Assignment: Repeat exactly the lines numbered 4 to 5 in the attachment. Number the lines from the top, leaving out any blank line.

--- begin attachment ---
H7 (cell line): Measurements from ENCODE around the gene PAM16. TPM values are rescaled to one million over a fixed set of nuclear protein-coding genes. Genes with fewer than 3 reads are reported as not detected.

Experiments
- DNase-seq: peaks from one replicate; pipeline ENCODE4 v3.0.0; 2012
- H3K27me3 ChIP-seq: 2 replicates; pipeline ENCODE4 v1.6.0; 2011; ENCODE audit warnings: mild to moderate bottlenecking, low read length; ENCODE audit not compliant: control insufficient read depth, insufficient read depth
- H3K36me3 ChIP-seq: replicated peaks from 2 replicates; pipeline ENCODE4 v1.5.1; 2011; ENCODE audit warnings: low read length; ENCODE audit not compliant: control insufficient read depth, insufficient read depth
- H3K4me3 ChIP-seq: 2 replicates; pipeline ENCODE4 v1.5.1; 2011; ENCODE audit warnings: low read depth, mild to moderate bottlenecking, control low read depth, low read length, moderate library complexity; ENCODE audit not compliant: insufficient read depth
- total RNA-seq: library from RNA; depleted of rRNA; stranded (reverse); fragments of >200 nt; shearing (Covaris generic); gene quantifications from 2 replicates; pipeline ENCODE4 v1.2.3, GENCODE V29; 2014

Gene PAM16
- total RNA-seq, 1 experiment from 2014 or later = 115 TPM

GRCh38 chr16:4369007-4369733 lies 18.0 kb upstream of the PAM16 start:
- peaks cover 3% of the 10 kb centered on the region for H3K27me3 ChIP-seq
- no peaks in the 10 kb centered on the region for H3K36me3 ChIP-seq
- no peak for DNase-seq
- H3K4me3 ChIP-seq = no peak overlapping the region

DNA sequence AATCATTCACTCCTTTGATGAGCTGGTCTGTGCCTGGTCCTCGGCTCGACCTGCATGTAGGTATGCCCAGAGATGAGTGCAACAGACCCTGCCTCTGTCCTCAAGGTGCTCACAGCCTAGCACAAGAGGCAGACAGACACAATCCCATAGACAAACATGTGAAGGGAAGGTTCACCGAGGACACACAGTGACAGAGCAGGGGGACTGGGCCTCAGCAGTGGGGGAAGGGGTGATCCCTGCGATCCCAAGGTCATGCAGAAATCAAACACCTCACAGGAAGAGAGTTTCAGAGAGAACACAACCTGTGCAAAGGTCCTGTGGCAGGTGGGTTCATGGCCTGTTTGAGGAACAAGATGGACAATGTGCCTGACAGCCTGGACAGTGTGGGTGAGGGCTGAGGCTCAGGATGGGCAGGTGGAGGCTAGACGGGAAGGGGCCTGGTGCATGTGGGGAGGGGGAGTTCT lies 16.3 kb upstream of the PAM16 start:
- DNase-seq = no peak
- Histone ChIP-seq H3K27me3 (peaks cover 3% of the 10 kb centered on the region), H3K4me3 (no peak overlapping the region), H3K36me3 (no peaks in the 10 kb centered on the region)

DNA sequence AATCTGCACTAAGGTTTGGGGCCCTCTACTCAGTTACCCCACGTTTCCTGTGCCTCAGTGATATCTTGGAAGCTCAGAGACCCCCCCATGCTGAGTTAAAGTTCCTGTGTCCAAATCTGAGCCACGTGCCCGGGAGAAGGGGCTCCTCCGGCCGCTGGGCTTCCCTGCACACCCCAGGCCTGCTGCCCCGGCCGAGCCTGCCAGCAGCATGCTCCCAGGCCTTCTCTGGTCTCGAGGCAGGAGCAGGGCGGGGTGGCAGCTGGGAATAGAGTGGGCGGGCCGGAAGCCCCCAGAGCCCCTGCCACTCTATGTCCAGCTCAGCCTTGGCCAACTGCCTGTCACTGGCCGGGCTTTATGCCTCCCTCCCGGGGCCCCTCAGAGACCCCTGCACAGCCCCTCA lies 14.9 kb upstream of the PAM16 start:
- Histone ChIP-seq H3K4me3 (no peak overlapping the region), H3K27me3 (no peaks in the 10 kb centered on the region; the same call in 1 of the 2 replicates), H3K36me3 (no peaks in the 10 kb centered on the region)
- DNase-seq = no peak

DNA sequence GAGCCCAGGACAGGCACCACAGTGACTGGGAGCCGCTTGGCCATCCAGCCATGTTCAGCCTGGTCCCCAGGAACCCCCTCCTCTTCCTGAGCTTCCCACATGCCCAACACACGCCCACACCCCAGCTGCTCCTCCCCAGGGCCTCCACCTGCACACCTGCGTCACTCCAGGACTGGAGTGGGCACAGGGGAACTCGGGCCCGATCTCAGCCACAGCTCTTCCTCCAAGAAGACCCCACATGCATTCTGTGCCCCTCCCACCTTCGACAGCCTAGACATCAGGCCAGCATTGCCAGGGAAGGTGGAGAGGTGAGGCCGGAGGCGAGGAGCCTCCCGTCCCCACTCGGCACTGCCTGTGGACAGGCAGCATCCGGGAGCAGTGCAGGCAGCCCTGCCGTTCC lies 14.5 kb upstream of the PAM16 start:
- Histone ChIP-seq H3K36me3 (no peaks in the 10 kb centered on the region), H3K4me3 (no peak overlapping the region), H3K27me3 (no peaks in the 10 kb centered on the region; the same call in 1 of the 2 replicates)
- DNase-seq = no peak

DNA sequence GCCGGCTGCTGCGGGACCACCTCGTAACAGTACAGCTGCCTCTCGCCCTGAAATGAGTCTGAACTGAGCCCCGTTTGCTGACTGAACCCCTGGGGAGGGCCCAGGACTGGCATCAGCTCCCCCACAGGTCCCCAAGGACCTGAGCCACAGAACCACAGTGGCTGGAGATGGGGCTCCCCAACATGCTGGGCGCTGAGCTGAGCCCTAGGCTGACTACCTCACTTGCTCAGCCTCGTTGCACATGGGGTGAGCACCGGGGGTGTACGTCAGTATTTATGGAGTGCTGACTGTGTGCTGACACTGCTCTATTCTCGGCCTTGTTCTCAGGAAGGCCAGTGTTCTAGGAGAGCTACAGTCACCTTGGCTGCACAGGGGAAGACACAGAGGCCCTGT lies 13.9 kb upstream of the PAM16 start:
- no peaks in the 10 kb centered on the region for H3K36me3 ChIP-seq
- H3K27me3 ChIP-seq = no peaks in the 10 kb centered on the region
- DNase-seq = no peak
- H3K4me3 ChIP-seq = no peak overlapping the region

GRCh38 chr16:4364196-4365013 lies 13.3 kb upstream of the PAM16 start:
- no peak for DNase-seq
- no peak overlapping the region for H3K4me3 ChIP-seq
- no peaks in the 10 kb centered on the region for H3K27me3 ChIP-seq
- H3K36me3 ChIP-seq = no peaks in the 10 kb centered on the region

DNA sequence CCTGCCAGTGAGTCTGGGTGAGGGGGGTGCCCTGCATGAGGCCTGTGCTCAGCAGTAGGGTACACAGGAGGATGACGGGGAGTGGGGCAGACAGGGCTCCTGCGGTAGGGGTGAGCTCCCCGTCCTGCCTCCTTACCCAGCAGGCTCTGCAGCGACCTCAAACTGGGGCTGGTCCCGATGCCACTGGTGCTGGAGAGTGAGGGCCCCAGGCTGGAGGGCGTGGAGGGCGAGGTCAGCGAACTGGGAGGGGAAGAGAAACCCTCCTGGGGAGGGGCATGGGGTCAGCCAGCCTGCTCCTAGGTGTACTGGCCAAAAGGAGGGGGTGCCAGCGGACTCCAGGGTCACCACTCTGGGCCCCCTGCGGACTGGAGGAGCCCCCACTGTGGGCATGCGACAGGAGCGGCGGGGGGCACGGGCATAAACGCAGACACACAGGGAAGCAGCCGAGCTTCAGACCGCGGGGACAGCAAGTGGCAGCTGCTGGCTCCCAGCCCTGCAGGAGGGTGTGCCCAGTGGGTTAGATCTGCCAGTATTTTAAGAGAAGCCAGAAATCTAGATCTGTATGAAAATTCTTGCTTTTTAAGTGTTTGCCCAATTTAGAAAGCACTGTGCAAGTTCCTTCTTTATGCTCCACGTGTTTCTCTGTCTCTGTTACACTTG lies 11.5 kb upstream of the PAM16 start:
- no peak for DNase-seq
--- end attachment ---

- H3K27me3 ChIP-seq: 2 replicates; pipeline ENCODE4 v1.6.0; 2011; ENCODE audit warnings: mild to moderate bottlenecking, low read length; ENCODE audit not compliant: control insufficient read depth, insufficient read depth
- H3K36me3 ChIP-seq: replicated peaks from 2 replicates; pipeline ENCODE4 v1.5.1; 2011; ENCODE audit warnings: low read length; ENCODE audit not compliant: control insufficient read depth, insufficient read depth